When Arkell Graves learned his wife was pregnant after 17 years of fertility struggles, he couldn’t wait to meet the boy she was carrying.
Little did he know — as he cried tears of joy over their viral “bun in the oven” video reveal — that he’d be meeting that son a lot sooner than he expected.
Just two weeks after his wife Dana Griffin-Graves’s video announcement was shared with the world on YouTube, she was hospitalized at 18-weeks pregnant with severe preeclampsia, a potentially life-threatening complication characterized by high blood pressure.
For the Dinwiddie, Virginia, couple who had gone though four miscarriages and one stillbirth, the development felt all too familiar. Against medical advice, Dana put her own life at risk to continue the pregnancy until her son reached 23 weeks and had a chance of surviving outside the womb.
“It was the most selfless thing I’ve ever seen somebody do,” Graves, 42, tells PEOPLE.
- For more from the Graves family – including sweet pictures of Kaleb at home – pick up the latest issue of PEOPLE, on newsstands Friday
When Kaleb Graves was delivered via C-section on October 20, 2015, he wasn’t breathing. While a team of doctors resuscitated him, Griffin-Graves was rushed to the intensive care unit to be treated for congestive heart failure.
“I couldn’t see him on that first night or the next day because I was still in critical condition,” she explains.
Doctors gave Kaleb, then the length of an iPhone, a 5 percent chance of survival – but against all odds, he made it through that first night.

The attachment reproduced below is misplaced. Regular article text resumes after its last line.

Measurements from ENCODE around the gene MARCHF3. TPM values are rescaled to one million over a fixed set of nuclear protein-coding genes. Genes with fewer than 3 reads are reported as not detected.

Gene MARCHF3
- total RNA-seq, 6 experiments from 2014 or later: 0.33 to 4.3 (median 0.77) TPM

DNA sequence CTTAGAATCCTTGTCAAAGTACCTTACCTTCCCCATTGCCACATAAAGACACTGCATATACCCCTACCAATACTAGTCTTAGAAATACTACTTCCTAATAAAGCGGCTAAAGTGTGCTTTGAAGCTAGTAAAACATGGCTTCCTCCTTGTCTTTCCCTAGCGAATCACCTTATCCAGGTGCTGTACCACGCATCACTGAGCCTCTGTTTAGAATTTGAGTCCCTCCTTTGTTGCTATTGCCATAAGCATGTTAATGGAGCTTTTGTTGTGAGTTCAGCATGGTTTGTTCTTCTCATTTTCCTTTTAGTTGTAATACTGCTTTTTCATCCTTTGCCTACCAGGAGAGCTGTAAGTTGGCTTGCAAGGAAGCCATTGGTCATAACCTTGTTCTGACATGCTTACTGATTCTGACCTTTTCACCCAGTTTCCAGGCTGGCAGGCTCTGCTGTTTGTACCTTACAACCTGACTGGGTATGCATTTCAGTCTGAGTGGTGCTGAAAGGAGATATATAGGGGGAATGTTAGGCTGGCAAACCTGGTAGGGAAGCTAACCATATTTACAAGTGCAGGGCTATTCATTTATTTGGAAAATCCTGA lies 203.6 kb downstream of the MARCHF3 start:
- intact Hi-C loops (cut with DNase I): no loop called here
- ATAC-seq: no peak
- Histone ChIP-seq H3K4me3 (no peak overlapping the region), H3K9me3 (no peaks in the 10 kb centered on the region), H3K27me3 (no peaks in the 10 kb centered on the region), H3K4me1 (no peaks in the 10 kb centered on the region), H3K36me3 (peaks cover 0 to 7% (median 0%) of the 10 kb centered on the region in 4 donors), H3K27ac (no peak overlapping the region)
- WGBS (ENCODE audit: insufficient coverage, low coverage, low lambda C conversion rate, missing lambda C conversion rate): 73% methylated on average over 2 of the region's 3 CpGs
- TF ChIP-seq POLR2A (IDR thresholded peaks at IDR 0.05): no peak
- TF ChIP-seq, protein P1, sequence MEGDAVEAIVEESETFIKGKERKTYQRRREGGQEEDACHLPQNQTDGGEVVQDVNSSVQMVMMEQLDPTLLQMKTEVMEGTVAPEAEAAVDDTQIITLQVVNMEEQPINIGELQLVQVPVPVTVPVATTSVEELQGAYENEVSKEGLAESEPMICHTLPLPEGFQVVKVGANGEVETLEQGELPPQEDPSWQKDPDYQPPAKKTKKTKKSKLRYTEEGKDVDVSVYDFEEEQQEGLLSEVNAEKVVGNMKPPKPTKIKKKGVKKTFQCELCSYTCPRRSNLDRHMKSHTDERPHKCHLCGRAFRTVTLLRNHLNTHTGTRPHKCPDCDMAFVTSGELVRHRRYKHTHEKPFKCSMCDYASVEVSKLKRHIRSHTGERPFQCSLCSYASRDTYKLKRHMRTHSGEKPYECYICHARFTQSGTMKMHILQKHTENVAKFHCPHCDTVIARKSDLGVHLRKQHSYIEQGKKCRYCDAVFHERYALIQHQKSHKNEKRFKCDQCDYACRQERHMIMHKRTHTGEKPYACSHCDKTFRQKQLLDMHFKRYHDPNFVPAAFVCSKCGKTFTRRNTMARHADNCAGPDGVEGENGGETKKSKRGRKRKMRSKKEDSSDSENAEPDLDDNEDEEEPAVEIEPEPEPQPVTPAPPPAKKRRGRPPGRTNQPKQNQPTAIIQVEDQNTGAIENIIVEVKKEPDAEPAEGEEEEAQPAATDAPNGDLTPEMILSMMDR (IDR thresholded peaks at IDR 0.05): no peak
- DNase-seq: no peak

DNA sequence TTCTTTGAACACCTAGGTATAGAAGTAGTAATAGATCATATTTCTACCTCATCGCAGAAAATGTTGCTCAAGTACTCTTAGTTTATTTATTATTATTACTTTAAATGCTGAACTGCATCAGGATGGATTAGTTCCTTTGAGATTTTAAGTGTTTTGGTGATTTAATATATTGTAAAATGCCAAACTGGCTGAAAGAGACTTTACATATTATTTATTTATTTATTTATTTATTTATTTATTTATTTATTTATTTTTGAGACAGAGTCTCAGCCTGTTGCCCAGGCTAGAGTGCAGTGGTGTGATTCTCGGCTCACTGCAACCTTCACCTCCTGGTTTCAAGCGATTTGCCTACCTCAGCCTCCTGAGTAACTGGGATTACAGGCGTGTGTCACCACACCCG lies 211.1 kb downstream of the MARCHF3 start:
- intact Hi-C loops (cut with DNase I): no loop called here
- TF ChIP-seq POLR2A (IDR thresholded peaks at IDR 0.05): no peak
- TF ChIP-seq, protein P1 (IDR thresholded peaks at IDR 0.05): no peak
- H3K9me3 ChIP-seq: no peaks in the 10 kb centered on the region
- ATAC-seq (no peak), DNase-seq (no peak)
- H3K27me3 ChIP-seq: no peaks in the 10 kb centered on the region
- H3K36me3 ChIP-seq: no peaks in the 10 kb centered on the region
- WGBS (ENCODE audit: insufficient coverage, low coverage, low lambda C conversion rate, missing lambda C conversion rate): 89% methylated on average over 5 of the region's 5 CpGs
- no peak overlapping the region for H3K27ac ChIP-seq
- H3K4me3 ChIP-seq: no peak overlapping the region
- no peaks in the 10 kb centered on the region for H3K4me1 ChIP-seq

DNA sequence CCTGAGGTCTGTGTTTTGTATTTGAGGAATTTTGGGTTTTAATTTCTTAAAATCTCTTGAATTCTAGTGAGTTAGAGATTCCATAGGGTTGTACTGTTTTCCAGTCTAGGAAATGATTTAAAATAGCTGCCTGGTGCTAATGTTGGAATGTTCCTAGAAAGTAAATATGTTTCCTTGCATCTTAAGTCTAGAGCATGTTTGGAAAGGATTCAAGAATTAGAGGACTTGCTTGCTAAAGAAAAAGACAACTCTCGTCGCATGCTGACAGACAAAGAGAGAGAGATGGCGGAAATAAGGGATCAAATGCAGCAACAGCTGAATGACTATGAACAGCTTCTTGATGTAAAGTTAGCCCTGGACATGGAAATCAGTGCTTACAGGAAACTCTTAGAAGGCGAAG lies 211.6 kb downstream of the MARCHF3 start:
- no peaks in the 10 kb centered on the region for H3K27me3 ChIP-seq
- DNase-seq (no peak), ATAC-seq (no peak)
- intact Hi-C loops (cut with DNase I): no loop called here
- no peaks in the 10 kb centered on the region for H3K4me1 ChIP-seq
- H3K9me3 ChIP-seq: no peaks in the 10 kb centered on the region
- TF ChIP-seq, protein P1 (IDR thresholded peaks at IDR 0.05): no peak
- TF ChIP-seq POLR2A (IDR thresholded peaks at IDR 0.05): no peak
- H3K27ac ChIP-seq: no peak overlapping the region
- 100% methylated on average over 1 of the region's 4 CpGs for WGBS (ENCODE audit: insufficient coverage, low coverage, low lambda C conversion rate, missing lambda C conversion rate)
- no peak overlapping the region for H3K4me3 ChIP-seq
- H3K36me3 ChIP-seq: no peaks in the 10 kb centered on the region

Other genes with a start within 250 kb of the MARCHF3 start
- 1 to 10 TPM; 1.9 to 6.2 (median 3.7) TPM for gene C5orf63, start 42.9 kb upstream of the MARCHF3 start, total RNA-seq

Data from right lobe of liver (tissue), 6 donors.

“This boy is a fighter,” Graves says.
Kaleb spent the next six days of his life in an incubator, lying under a blue light with his eyes taped shut. “He looked like a little alien,” Griffin-Graves says.
“His skin was really thin and you could see his organs when he was laying on his back,” Graves adds.
He remained in the incubator for a month. The only way his parents could show him love during that difficult time was by caressing the bottom of his foot – the rest of his skin was too fragile to touch.
When the new parents were finally able to hold Kaleb, Arkell says he was “really, really scared, because he could fit in one hand.”
“But as soon as I held him, I felt a warmth that let me know he was going to be okay,” Graves says.
Arkell was right. Over the course of 356 days in the neonatal intensive care unit, Kaleb fought through two heart surgeries, treatment for chronic lung disease and a procedure to drain fluid from around his brain before finally going home with his parents and big brother Keelyn (who Dana and Arkell adopted 14 years ago) just days shy of his first birthday.
“Having all of my men under one roof was an amazing feeling,” Griffin-Graves says of Kaleb’s first night home. “I felt like I was dreaming.”